A significant number of cognoscenti have labeled President Obama's recent sanctions on seven Venezuelans a “mistake,” one that is likely to embolden Maduro instead of weakening him. Don’t believe it. There’s zero evidence that the sanctions are helping Maduro in any way. If anything, they’re hurting him. Part of the uproar over the Executive Order has to do with its harsh language. The document calls the situation in Venezuela “an unusual and extraordinary threat to the national security and foreign policy of the United States,” and declares “a national emergency to deal with that threat.” This was done in order to invoke the International Emergency Economic Powers Act, which allows the White House to impose sanctions on individuals. This tough wording did not sit well with Latin American governments. Most of them have expressed support for Venezuela and called for the order’s repeal. Maduro is hoping to make this a major issue at the upcoming Summit of the Americas and has embarked on a drive to collect signatures for a national petition protesting the U.S. measures. But the frenzied objections from Caracas are just hot air. Judging by his overreaction, Maduro is terrified of further sanctions. He’s doing his best to convince everyone that sanctions are making him stronger, and attempting to dissuade the international community from imposing further penalties on corrupt members of his clique. The sanctions do not affect ordinary Venezuelans in any way. By making life hard on those in charge of implementing orders from above, and who also happen to be the people least likely to have taken precautions to protect themselves — the sanctions may well cause serious cracks in the governing coalition. Venezuelans don’t seem to be buying into Maduro’s hysterics because they have more serious problems to worry about. There have been numerous reports of people being coerced to sign. Public servants are being forced to do so, as are schoolchildren; and signatures are being demanded in exchange for hard-to-find items, such as chickens sold at government grocery stores. If the sanctions were a boon to the Venezuelan government’s standing with its own population, you’d think that it would have been happy about the announcement from Washington. Yet this doesn’t explain why Venezuelan officials spent months lobbying against the implementation of the sanctions. Maduro is trying to scare Obama from going any further and has even said that, if the sanctions go away, Venezuela stands ready to work with the U.S. There is no basis to conclude that sanctions are helping Maduro. If they were, he’d be welcoming them. Instead, he’s acting like a man under siege, doing his best to bully Obama into repealing them. That is a clear sign that they’re hurting. (Foreign Policy,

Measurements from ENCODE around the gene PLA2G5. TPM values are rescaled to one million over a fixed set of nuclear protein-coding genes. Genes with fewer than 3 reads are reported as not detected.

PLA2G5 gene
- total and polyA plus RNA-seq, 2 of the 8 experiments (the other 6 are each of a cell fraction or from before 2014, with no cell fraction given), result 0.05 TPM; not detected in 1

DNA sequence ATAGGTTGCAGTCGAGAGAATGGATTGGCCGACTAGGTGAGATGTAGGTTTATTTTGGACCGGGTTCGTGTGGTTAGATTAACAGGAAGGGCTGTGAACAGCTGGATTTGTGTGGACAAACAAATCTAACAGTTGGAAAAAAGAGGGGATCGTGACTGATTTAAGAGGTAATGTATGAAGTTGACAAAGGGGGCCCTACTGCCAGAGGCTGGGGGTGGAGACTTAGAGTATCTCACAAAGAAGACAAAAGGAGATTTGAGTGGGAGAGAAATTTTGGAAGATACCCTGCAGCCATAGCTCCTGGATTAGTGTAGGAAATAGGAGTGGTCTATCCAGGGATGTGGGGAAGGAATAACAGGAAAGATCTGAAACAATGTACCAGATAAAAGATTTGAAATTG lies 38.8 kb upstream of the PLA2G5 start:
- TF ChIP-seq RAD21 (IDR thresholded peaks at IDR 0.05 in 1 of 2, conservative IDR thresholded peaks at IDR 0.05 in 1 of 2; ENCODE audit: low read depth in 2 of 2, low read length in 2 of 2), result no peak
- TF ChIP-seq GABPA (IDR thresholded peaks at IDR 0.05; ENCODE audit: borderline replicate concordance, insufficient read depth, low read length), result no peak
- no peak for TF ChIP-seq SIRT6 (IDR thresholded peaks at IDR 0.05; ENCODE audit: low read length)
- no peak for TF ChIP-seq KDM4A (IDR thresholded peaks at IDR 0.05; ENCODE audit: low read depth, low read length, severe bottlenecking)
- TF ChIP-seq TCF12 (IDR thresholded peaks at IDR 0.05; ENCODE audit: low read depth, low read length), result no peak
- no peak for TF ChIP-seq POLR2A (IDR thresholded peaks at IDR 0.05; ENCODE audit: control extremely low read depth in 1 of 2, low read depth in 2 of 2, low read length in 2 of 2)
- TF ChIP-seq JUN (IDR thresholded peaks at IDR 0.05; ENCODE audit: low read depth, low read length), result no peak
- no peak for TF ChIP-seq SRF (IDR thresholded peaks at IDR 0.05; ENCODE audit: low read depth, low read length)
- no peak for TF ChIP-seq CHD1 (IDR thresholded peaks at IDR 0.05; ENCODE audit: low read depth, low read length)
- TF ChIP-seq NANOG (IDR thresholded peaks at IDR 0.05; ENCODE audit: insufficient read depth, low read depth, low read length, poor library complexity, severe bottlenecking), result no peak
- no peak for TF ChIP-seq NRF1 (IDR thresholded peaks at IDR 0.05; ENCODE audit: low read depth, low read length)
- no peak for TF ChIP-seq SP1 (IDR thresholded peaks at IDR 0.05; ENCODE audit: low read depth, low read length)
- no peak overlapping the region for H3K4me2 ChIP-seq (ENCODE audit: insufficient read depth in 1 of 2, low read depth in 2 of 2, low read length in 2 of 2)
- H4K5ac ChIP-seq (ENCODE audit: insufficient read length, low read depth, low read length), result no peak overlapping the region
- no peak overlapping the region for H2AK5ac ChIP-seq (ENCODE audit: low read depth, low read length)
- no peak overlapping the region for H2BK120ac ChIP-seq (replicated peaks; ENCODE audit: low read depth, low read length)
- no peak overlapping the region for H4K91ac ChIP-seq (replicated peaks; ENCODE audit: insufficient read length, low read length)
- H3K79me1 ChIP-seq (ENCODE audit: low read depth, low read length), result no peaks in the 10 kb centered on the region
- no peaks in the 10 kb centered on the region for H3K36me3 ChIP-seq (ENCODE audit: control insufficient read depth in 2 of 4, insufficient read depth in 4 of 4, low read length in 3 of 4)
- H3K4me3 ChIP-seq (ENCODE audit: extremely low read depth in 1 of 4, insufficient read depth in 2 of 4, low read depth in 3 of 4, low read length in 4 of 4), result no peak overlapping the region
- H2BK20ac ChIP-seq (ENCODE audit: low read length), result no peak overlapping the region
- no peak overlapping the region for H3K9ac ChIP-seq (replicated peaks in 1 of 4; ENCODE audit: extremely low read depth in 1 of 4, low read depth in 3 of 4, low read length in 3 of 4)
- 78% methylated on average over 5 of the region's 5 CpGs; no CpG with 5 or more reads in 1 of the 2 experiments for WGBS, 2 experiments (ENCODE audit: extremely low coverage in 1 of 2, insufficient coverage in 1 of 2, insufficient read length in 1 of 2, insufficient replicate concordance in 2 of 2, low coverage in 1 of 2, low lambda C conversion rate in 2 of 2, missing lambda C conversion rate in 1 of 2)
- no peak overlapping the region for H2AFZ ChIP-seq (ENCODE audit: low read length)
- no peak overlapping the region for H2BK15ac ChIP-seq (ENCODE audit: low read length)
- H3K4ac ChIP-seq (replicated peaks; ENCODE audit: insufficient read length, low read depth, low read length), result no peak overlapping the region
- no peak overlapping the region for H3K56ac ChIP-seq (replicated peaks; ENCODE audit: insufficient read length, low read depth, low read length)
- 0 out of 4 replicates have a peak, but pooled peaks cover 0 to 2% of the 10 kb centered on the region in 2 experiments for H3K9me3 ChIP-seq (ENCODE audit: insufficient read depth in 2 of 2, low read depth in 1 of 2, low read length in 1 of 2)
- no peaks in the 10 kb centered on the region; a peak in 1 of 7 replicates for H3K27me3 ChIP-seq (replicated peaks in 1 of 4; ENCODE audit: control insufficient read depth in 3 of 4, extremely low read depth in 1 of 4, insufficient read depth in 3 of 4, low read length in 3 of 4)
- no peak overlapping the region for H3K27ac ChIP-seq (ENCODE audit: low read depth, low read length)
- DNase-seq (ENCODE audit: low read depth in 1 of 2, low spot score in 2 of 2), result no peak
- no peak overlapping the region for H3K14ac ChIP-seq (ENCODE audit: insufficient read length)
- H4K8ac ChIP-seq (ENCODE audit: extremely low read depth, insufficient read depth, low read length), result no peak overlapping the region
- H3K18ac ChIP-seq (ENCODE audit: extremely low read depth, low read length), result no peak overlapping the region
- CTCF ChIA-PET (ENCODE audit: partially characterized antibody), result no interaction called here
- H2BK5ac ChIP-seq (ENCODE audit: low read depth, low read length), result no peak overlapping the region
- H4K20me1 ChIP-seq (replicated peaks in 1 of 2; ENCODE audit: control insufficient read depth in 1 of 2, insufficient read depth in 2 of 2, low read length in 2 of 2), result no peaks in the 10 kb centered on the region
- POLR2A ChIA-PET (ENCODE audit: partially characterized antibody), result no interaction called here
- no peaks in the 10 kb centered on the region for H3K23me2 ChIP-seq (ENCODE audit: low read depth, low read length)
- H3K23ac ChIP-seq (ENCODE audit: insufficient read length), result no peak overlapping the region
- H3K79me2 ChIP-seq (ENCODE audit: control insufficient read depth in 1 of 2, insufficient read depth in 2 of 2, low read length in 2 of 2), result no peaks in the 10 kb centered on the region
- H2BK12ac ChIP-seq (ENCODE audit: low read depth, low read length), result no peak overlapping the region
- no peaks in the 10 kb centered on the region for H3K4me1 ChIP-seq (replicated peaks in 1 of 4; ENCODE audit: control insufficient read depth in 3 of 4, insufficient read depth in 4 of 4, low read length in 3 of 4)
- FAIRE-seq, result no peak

US does not plan to discuss Venezuela at Summit, disappointed at lack of Latin American support